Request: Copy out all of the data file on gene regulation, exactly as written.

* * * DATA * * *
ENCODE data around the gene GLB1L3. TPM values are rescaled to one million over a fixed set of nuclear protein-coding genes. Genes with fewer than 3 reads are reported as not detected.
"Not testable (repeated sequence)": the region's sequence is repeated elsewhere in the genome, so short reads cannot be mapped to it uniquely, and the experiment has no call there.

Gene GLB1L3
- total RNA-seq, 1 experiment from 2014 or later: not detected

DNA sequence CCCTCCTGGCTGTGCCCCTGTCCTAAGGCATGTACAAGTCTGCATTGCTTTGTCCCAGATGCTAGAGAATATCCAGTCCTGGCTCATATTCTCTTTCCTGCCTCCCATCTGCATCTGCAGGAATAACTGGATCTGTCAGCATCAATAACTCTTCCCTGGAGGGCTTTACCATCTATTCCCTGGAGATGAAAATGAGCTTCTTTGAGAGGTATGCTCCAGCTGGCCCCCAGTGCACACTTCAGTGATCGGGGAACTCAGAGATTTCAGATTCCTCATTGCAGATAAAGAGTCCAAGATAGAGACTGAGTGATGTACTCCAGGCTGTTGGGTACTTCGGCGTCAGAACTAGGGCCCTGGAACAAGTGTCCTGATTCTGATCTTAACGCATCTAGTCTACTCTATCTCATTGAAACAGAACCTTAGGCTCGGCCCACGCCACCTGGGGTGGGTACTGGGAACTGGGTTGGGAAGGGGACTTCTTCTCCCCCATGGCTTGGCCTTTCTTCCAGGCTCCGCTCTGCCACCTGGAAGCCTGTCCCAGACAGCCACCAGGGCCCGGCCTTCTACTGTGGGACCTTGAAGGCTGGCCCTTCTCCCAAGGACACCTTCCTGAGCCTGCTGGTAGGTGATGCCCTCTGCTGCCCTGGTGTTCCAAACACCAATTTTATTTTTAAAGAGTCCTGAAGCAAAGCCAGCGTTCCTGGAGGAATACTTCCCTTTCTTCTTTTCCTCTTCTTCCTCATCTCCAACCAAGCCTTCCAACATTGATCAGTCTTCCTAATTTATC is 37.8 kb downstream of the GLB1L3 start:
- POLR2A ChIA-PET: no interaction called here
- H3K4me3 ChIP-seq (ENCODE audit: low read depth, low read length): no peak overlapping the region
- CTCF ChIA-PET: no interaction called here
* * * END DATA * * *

ENCODE data around the gene GLB1L3. TPM values are rescaled to one million over a fixed set of nuclear protein-coding genes. Genes with fewer than 3 reads are reported as not detected.
"Not testable (repeated sequence)": the region's sequence is repeated elsewhere in the genome, so short reads cannot be mapped to it uniquely, and the experiment has no call there.

Gene GLB1L3
- total RNA-seq, 1 experiment from 2014 or later: not detected

DNA sequence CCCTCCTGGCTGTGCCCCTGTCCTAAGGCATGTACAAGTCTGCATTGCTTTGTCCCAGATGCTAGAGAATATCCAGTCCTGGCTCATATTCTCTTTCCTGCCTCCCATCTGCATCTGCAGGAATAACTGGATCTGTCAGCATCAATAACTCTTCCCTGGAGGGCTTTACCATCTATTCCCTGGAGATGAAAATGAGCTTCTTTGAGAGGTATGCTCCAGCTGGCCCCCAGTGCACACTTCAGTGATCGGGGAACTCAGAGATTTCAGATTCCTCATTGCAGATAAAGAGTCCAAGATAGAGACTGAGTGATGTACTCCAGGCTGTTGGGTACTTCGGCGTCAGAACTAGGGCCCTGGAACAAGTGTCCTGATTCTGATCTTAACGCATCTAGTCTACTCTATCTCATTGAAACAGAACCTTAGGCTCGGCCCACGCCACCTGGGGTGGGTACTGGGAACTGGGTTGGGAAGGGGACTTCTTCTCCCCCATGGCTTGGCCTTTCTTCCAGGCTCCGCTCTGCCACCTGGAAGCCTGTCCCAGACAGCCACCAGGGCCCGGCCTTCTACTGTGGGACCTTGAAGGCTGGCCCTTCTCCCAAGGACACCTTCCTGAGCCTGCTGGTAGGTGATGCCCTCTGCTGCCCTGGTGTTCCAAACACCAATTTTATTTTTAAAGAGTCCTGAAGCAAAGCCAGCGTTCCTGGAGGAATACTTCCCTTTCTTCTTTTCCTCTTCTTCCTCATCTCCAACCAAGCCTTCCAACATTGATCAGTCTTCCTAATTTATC is 37.8 kb downstream of the GLB1L3 start:
- POLR2A ChIA-PET: no interaction called here
- H3K4me3 ChIP-seq (ENCODE audit: low read depth, low read length): no peak overlapping the region
- CTCF ChIA-PET: no interaction called here